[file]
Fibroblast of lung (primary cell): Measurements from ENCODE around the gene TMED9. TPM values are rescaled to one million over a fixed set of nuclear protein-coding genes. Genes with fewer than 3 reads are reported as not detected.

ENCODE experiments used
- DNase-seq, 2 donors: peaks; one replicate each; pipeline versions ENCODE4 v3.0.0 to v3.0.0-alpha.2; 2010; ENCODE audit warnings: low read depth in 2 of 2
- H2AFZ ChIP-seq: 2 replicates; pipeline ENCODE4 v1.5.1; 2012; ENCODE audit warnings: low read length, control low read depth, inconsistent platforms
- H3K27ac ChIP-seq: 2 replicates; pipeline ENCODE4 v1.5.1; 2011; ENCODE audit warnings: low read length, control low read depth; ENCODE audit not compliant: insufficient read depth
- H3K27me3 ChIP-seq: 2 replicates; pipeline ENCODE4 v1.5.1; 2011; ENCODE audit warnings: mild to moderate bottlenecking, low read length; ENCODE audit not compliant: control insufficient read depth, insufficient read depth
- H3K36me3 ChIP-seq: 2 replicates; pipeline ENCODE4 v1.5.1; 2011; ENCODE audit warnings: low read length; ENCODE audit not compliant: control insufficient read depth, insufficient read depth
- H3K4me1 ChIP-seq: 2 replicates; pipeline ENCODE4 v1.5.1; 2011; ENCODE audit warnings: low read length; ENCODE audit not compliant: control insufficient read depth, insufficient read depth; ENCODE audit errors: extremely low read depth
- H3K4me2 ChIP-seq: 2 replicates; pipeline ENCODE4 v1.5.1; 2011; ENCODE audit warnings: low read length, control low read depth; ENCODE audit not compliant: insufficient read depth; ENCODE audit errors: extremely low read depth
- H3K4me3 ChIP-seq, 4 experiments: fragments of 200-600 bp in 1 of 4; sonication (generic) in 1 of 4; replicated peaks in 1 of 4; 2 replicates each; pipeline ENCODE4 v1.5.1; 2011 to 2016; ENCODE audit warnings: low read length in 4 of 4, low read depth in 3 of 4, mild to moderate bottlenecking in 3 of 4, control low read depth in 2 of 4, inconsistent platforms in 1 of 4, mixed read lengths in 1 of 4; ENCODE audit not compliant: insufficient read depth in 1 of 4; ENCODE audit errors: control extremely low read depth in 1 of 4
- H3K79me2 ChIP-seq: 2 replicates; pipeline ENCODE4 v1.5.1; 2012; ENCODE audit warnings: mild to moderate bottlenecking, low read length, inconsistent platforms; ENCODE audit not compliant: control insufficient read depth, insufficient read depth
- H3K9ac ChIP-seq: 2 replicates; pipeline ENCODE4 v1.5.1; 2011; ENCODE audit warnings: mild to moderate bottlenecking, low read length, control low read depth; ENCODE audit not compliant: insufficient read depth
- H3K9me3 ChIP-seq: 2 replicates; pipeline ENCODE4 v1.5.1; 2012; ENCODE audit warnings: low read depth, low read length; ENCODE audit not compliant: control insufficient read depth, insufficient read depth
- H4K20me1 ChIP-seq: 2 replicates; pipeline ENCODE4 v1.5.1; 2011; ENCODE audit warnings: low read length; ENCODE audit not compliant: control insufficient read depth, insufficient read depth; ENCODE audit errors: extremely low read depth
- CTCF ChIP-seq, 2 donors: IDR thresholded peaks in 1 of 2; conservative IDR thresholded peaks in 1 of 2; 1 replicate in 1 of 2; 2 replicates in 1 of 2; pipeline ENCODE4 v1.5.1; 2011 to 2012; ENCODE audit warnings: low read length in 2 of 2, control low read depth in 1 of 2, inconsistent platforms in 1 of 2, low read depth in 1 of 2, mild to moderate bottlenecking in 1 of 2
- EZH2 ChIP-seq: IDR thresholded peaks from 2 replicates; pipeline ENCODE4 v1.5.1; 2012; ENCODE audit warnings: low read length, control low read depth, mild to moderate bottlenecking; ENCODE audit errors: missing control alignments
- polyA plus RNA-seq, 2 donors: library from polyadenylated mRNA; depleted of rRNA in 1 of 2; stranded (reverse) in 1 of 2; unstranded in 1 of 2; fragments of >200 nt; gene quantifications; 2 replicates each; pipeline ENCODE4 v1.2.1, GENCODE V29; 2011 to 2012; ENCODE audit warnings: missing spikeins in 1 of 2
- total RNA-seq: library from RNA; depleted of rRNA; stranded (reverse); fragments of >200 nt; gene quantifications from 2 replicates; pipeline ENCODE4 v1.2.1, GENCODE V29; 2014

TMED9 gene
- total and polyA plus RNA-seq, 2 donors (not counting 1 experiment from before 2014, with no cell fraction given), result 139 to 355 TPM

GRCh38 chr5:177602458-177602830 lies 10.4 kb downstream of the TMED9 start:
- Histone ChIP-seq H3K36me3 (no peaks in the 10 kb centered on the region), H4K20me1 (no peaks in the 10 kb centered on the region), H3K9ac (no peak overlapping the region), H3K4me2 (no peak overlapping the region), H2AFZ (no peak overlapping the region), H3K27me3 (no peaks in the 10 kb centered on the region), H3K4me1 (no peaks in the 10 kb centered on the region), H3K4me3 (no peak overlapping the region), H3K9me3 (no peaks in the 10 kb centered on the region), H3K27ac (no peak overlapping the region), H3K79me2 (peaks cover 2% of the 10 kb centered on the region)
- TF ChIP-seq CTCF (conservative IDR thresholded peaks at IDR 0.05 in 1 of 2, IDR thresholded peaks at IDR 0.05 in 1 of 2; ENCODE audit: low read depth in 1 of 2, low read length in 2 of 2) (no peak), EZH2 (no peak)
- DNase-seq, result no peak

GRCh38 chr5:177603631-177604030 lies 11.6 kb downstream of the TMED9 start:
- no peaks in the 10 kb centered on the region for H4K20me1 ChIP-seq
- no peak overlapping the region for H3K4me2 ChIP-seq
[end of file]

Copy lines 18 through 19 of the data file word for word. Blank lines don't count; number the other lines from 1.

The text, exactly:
- total RNA-seq: library from RNA; depleted of rRNA; stranded (reverse); fragments of >200 nt; gene quantifications from 2 replicates; pipeline ENCODE4 v1.2.1, GENCODE V29; 2014

TMED9 gene